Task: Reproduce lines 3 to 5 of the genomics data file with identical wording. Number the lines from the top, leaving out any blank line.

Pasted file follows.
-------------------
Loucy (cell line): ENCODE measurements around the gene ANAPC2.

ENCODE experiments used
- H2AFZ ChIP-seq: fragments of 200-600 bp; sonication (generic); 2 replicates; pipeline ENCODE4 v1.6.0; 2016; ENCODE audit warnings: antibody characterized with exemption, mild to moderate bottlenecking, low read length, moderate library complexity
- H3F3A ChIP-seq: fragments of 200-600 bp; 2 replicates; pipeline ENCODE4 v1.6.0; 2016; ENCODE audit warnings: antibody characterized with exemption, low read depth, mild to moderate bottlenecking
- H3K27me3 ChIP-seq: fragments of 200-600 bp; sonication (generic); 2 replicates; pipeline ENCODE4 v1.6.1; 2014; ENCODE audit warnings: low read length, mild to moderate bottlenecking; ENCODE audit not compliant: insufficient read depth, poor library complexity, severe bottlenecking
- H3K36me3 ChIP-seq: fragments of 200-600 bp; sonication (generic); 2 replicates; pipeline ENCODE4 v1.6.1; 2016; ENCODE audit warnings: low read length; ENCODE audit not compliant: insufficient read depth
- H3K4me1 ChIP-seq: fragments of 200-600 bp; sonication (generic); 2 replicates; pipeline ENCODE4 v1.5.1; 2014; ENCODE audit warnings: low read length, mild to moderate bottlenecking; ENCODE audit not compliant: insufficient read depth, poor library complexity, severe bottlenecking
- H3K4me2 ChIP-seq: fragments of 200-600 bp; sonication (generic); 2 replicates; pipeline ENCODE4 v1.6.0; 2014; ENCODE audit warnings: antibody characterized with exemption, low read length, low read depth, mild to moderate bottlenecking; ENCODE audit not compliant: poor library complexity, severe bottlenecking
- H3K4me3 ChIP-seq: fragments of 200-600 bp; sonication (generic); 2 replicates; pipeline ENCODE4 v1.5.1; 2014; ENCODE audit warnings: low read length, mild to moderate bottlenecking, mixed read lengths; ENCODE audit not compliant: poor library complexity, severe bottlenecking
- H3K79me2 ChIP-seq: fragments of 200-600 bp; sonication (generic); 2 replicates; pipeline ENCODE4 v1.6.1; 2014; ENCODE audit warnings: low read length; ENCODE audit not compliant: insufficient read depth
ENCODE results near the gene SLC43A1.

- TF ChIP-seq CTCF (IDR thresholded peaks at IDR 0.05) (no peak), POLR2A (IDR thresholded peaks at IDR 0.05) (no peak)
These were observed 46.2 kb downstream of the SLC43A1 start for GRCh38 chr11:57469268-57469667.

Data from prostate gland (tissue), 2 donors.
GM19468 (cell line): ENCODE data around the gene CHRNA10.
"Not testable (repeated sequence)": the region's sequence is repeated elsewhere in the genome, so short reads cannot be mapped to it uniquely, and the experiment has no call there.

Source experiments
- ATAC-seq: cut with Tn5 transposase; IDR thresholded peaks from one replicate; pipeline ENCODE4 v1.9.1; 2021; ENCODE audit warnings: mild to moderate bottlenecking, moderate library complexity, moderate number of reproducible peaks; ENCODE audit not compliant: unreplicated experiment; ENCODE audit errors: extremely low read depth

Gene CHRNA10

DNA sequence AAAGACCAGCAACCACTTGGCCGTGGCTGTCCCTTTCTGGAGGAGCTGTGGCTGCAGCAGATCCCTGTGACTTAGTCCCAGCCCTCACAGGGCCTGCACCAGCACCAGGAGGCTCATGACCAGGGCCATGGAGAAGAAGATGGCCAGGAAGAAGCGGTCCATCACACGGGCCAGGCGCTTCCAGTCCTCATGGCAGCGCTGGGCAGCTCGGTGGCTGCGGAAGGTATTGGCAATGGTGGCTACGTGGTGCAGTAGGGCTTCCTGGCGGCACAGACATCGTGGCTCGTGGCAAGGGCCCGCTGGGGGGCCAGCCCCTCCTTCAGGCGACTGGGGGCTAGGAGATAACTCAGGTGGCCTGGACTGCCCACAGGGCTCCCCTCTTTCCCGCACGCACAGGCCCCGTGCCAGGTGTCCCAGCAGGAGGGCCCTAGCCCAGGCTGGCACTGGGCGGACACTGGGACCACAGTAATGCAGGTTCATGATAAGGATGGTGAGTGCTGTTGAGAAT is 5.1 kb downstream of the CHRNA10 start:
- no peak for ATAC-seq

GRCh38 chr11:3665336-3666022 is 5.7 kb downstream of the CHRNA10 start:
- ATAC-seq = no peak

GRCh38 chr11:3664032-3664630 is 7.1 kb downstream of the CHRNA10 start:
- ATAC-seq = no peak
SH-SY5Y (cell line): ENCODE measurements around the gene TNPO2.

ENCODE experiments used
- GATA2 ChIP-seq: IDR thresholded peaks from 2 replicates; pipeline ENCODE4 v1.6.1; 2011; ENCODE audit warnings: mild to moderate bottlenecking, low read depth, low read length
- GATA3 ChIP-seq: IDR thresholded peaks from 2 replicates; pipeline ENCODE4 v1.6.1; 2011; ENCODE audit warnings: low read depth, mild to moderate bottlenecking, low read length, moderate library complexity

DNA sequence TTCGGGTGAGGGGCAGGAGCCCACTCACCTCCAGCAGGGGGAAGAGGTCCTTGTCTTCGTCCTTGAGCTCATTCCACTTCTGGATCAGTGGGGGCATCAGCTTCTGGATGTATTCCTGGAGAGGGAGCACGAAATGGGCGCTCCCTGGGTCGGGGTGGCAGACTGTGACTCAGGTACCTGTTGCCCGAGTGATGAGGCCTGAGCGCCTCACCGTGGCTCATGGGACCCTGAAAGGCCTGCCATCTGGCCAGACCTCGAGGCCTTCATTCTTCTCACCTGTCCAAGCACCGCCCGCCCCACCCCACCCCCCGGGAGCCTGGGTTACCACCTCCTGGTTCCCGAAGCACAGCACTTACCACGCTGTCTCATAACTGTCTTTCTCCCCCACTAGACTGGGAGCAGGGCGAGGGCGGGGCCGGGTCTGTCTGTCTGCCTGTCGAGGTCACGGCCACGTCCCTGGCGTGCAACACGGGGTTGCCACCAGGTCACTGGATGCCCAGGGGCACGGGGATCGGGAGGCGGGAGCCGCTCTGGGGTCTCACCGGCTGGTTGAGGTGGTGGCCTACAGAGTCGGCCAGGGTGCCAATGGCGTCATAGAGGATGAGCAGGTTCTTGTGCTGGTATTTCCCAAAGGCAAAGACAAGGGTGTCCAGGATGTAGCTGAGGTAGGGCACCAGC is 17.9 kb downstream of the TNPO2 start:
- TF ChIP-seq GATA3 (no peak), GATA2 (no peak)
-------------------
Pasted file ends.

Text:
- H2AFZ ChIP-seq: fragments of 200-600 bp; sonication (generic); 2 replicates; pipeline ENCODE4 v1.6.0; 2016; ENCODE audit warnings: antibody characterized with exemption, mild to moderate bottlenecking, low read length, moderate library complexity
- H3F3A ChIP-seq: fragments of 200-600 bp; 2 replicates; pipeline ENCODE4 v1.6.0; 2016; ENCODE audit warnings: antibody characterized with exemption, low read depth, mild to moderate bottlenecking
- H3K27me3 ChIP-seq: fragments of 200-600 bp; sonication (generic); 2 replicates; pipeline ENCODE4 v1.6.1; 2014; ENCODE audit warnings: low read length, mild to moderate bottlenecking; ENCODE audit not compliant: insufficient read depth, poor library complexity, severe bottlenecking